Compared to Romance languages, Czech has a very simple set of tenses. They are present, past, and future.
Past is used in almost all instances of past action, and replaces every past tense in English (past perfect, imperfect, pluperfect, etc.). The past tense is usually formed by affixing an -l- on the end of the verb, sometimes with a minor (rarely significant) stem change. After adding the -l-, letters are added in order to agree with the subject (-a for feminine, -i or -y for plural).
The present tense is precisely the same as in English. It is also used in cases where one would say, for instance, "I have been doing this for three hours". In Czech, the present indicative is used and is directly translated as "I do this for three hours".Get Quote
There are also sometimes second forms of certain verbs (like to go, to do, etc.) that indicate a habitual or repeated action. These are known as iterative forms. For instance, the verb jít (to go by foot) has the iterative form chodit (to go regularly).
There is also no tense shifting (as in reported speech). E.g. "He loves her" -> "He said he loved her", the time is shifted from present to past. In Czech it is "Má ji rád" -> "Řekl, že ji má rád". The "má rád" implies present tense in both cases.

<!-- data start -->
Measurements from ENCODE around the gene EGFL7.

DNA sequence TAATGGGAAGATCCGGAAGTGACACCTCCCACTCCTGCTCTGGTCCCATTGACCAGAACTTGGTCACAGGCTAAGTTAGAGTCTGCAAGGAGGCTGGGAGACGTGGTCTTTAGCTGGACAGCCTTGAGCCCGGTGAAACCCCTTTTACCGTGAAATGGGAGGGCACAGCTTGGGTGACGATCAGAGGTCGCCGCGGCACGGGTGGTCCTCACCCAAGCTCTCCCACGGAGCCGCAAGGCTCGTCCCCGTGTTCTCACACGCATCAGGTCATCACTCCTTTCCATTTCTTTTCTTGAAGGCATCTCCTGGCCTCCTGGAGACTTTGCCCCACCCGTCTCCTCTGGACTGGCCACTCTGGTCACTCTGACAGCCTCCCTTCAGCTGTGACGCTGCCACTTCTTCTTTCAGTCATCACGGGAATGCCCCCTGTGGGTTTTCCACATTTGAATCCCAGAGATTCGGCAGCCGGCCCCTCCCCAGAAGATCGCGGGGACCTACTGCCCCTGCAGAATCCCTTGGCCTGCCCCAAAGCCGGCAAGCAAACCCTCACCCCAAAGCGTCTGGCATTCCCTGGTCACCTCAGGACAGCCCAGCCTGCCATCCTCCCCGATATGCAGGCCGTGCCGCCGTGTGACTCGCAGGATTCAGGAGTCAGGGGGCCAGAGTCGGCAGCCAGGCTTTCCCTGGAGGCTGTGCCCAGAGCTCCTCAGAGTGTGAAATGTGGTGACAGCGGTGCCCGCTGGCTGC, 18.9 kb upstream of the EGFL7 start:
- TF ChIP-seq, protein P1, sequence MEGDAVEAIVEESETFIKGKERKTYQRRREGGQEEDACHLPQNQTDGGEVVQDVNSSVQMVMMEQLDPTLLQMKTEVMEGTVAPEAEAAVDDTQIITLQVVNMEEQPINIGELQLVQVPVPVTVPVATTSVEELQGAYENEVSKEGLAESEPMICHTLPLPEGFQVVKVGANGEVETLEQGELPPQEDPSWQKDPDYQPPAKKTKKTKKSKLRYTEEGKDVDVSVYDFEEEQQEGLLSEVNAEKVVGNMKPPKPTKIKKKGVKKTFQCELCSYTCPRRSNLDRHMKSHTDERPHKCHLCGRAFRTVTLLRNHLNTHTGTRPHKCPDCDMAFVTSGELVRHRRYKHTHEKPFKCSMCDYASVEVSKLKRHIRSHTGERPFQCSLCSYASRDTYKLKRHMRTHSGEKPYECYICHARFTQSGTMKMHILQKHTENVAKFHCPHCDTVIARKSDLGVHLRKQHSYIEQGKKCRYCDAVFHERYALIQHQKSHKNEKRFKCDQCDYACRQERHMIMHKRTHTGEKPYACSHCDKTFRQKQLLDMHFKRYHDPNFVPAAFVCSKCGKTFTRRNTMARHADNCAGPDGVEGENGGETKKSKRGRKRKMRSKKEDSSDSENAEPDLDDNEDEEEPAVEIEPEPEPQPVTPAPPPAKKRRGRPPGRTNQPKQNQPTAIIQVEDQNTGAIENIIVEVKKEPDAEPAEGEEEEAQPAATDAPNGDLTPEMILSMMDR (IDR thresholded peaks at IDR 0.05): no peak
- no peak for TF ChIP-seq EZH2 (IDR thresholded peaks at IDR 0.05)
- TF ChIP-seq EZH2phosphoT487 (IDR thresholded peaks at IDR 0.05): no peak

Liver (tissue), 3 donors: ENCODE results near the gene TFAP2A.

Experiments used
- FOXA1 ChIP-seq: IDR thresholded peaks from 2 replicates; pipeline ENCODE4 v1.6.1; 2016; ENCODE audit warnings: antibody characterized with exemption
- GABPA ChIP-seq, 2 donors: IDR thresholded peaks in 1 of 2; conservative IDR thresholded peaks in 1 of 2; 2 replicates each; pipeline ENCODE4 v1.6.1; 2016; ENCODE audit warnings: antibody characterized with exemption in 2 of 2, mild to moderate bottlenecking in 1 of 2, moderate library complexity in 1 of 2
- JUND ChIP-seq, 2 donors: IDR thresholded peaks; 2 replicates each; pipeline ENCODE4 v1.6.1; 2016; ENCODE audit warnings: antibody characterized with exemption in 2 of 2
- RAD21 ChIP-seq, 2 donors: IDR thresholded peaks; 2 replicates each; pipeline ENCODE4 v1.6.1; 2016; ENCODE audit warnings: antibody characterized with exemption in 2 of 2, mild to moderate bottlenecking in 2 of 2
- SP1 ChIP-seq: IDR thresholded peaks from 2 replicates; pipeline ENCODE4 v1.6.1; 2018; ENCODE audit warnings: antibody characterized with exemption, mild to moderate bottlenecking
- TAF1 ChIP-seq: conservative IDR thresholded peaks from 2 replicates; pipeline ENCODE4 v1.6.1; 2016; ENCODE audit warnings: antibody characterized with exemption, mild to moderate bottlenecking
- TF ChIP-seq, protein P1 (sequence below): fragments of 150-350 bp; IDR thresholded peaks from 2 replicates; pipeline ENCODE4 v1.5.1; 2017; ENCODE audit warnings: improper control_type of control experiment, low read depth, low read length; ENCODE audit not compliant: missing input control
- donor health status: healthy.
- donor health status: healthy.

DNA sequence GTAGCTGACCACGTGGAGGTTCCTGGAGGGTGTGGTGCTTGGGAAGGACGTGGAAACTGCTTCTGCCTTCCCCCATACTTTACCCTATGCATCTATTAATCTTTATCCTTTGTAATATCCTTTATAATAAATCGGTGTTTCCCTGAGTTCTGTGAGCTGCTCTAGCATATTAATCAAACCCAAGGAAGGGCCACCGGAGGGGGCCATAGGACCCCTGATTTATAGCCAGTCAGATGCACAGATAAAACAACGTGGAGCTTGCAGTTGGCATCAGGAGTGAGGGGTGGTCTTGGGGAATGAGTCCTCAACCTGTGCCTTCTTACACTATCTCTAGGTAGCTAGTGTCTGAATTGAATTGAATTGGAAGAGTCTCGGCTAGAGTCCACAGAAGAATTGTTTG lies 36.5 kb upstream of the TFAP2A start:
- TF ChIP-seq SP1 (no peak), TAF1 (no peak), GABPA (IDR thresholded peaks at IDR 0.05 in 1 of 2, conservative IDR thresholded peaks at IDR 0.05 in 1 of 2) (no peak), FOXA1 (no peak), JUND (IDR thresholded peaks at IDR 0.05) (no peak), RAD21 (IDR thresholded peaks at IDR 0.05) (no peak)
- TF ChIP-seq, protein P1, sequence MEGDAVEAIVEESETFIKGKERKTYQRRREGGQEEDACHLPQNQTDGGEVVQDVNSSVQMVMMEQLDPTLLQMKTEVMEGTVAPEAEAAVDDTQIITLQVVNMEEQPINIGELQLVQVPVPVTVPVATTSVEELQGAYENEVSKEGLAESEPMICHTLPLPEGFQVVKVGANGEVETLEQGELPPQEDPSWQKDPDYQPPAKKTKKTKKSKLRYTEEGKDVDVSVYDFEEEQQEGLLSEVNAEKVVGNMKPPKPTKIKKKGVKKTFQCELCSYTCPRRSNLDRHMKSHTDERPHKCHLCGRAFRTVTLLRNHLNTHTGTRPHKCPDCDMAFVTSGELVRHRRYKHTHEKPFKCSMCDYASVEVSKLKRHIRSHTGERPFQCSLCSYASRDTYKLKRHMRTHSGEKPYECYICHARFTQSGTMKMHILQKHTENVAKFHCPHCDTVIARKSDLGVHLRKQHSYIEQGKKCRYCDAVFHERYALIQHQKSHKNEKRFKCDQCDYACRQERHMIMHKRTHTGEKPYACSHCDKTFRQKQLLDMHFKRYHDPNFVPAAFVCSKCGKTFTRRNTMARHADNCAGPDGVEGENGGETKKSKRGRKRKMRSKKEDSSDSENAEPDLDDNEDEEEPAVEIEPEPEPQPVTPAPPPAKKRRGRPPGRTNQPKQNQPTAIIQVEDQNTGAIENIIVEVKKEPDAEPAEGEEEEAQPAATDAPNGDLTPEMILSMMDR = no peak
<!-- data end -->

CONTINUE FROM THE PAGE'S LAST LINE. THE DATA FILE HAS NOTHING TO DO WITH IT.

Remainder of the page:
The conditional is something of an oddity, with no real indication of time. It is the same regardless of whether the action discussed is a future, present, or past action. The conditional is formed by using the auxiliary "conditional marker" and the past tense of the root verb. The condition marker appears as follows:
I would have: bych
you would have: bys
he would have: by
she would have: by
we would have: bychom
you (plural) would have: byste
they would have: by
So, "I would have gone" would be translated as "Já bych šel" (or, more usually, "Šel bych").
The future tense is another fickle part of Czech grammar. Often, verbs that appear to be present tense are actually future tense. For instance, the verb "vyhodit" (throw out) appears like a normal present tense, but actually indicates a future action. This form of the verb has no present tense — it indicates a completed action (perfective aspect), so a present tense wouldn't make sense: either the action is already completed (past) or yet to be completed (future). A different form, "vyhazovat", indicates an ongoing action (imperfective aspect) and has all three tenses.